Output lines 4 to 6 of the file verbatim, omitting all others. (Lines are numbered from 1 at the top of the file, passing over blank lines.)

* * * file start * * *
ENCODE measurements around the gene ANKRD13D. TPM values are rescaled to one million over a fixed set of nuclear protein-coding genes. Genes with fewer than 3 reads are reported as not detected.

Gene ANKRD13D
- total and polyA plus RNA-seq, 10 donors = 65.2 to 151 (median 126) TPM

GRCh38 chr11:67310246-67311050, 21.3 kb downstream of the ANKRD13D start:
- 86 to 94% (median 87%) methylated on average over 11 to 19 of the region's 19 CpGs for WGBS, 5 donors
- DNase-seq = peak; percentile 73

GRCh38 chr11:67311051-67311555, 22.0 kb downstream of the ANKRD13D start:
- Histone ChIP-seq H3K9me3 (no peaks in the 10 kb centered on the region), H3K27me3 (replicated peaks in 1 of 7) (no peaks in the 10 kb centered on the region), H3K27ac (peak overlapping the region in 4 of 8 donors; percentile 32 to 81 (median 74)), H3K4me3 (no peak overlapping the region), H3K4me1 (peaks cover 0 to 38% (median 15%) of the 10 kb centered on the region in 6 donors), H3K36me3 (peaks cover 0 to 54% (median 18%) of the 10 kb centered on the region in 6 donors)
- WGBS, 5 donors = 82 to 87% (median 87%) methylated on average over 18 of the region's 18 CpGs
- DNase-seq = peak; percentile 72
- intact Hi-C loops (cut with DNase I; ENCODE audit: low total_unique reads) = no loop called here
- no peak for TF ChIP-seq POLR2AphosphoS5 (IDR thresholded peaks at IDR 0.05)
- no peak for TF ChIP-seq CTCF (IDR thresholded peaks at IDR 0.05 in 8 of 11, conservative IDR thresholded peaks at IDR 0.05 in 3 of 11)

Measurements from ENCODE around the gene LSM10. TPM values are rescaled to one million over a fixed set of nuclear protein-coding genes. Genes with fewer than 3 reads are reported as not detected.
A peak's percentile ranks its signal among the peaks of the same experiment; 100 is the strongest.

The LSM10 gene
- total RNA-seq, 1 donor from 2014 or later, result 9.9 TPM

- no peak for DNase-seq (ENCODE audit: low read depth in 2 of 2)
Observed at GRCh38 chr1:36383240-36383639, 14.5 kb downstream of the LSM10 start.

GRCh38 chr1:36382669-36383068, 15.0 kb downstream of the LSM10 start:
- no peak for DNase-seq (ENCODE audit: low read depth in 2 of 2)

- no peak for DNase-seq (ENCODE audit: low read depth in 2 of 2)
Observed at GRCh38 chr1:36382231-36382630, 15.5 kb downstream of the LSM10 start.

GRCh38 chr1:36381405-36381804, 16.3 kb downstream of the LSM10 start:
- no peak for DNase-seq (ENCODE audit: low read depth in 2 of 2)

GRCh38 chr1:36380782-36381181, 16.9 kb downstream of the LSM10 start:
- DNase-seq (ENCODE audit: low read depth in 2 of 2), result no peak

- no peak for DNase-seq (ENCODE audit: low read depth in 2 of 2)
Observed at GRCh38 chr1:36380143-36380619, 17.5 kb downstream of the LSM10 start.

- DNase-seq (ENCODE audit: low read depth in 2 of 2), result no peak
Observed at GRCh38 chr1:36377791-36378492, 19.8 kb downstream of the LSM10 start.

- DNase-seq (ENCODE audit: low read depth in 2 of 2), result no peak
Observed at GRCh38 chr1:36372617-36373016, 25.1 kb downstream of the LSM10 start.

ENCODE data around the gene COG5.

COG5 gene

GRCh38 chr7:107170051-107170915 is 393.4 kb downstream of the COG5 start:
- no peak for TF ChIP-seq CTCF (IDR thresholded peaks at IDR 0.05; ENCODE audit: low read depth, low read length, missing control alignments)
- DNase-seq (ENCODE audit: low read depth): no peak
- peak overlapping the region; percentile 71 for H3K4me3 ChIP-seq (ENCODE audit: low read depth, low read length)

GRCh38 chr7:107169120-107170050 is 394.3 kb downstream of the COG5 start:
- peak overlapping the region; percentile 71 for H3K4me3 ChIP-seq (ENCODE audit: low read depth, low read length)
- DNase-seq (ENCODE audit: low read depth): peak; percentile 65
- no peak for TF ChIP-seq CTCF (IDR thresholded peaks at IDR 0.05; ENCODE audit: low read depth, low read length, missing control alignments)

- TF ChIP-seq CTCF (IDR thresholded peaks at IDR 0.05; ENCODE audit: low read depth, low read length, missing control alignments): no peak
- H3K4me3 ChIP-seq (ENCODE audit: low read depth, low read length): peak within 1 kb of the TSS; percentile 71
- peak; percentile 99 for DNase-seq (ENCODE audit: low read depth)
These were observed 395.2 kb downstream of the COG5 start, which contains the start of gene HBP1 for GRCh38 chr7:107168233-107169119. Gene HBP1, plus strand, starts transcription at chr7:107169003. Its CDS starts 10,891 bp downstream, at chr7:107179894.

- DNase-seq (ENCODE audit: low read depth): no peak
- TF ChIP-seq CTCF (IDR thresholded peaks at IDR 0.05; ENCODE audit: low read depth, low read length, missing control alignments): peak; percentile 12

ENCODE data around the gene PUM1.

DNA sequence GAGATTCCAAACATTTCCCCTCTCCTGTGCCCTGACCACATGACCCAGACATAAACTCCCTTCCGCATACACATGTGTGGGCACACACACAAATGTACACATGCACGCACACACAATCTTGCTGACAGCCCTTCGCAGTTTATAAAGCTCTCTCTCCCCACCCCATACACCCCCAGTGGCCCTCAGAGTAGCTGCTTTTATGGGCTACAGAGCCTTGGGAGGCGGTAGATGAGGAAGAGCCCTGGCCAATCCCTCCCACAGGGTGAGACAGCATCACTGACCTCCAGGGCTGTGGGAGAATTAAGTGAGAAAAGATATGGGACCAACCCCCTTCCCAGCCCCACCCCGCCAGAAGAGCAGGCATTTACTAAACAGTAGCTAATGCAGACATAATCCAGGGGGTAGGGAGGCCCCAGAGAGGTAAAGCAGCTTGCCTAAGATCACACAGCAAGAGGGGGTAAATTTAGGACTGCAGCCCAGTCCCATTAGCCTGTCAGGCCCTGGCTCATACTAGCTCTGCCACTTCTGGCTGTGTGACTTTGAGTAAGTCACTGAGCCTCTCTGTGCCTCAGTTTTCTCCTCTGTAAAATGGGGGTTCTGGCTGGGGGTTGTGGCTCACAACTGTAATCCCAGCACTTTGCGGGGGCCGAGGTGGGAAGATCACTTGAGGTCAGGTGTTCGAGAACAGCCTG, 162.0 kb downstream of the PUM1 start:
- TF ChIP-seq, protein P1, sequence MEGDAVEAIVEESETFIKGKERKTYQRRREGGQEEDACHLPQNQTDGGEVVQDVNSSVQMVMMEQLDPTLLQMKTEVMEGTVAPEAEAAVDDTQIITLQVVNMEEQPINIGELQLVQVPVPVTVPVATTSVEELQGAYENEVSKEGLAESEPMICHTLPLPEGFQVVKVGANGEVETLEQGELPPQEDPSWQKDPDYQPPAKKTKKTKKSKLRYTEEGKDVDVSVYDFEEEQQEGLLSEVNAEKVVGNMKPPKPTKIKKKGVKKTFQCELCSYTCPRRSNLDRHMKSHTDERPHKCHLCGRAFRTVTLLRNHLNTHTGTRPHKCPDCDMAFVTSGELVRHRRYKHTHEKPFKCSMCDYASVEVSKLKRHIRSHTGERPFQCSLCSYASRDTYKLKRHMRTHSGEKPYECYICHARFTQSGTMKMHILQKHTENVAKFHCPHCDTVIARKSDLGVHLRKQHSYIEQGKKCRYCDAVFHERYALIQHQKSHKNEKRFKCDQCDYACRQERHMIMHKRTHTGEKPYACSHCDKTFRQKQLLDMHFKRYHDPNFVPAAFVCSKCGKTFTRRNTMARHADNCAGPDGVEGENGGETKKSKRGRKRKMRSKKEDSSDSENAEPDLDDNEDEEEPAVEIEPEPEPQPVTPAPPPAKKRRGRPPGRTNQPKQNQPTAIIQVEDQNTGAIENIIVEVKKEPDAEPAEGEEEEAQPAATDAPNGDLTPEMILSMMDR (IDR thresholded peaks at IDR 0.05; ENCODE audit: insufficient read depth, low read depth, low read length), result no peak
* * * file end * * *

GRCh38 chr11:67310246-67311050, 21.3 kb downstream of the ANKRD13D start:
- 86 to 94% (median 87%) methylated on average over 11 to 19 of the region's 19 CpGs for WGBS, 5 donors
- DNase-seq = peak; percentile 73